As the tides of influence and power shift from Atlantic to Pacific shores – propelled by the remarkable ascents of China and India and the economic growth of an entire region that now accounts for over 30 percent of global GDP – America must reassert its strategic presence in Asia.
Unfortunately, many strategists shape policies toward the region through either a Cold War or anti-terrorism lens; both are limited in dealing with Asian dynamism. The region must be described in creative and forward-looking terms –Kurt Campbell and his team from the Center for a New American Security deem it iAsia – and U.S. strategy must be made anew to match.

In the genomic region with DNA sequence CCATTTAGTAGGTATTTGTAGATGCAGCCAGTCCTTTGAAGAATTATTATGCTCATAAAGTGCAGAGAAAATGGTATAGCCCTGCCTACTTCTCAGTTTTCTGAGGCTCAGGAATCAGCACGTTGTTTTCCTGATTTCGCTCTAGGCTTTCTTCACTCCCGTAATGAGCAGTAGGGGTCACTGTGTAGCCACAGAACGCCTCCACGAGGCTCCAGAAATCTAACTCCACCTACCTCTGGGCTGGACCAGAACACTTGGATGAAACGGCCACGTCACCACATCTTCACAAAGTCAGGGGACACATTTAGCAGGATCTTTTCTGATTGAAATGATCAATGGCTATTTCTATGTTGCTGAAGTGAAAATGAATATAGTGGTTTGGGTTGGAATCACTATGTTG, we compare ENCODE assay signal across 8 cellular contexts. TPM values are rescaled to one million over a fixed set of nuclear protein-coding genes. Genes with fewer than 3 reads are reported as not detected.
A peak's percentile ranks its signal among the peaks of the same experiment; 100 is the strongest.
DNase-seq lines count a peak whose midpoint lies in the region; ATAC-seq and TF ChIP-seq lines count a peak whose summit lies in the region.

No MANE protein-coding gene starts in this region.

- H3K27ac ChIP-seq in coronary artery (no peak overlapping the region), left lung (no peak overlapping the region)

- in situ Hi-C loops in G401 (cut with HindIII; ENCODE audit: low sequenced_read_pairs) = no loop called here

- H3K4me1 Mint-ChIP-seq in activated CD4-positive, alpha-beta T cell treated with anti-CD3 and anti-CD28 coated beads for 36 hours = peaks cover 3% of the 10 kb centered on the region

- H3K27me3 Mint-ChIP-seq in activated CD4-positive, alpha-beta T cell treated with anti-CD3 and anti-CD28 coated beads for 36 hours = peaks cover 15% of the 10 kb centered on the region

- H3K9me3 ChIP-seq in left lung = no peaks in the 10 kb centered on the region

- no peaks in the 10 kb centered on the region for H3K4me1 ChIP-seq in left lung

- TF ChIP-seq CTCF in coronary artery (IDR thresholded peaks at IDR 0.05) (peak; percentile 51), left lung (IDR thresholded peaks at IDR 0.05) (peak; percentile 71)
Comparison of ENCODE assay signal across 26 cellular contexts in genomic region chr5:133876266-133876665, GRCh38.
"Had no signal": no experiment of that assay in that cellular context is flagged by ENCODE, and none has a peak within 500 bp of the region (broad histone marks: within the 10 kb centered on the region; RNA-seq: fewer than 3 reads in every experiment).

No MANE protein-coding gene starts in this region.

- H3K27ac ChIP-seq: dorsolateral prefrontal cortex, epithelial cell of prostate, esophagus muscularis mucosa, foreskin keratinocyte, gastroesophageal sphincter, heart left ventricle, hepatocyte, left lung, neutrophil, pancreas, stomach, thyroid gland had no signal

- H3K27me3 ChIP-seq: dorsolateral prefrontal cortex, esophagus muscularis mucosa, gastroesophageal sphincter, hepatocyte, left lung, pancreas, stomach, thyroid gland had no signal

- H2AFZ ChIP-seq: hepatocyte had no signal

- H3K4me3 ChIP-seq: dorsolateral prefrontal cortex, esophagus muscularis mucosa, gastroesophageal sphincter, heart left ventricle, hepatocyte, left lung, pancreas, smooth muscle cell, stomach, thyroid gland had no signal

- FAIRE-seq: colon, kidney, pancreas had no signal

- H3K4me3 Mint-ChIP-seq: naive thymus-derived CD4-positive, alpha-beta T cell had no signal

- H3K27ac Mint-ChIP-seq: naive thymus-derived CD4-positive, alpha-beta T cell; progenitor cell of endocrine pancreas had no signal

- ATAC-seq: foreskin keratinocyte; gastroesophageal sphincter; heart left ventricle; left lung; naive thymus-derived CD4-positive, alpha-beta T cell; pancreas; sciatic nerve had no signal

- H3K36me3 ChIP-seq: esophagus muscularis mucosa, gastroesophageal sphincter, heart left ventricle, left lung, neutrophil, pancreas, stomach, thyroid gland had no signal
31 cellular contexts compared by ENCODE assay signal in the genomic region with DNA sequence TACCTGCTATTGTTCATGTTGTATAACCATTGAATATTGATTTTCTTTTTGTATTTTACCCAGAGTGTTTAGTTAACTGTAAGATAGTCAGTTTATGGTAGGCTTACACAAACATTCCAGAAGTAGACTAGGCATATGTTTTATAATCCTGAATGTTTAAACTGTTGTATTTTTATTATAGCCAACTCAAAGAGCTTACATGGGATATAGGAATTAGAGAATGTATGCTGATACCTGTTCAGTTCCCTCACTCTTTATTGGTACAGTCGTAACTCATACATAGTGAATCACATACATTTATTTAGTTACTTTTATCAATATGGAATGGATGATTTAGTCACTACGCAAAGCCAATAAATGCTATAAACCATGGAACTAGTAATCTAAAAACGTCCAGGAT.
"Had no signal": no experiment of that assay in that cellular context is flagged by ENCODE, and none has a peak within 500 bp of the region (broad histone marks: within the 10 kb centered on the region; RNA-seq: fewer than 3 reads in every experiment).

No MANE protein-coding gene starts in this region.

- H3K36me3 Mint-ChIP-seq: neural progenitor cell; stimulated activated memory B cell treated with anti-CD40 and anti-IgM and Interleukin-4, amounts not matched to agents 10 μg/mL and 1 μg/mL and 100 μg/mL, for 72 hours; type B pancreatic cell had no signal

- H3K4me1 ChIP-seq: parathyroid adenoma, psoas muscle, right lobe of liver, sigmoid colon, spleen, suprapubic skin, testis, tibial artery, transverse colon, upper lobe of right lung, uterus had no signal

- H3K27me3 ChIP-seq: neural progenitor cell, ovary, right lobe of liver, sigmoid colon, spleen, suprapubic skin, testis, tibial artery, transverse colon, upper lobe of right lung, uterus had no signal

A traditional approach will not suffice if the United States is to protect American interests and help iAsia realize its potential. The new strategic vision, articulated as the “power of balance,” involves creative engagement in multilateral forums while strengthening existing bilateral alliances and relations. It demands a willingness to enter agreements on specific issues, rather than as a means to cement broad-based, balance-of-power alliances. And, perhaps most importantly, it requires American political parties to perform a balancing act at home: bipartisanship in foreign policy debates must be the goal not lofty rhetoric. American engagement in iAsia demands as much.
Watch a discussion of this report at the Annual CNAS June Conference in 2008: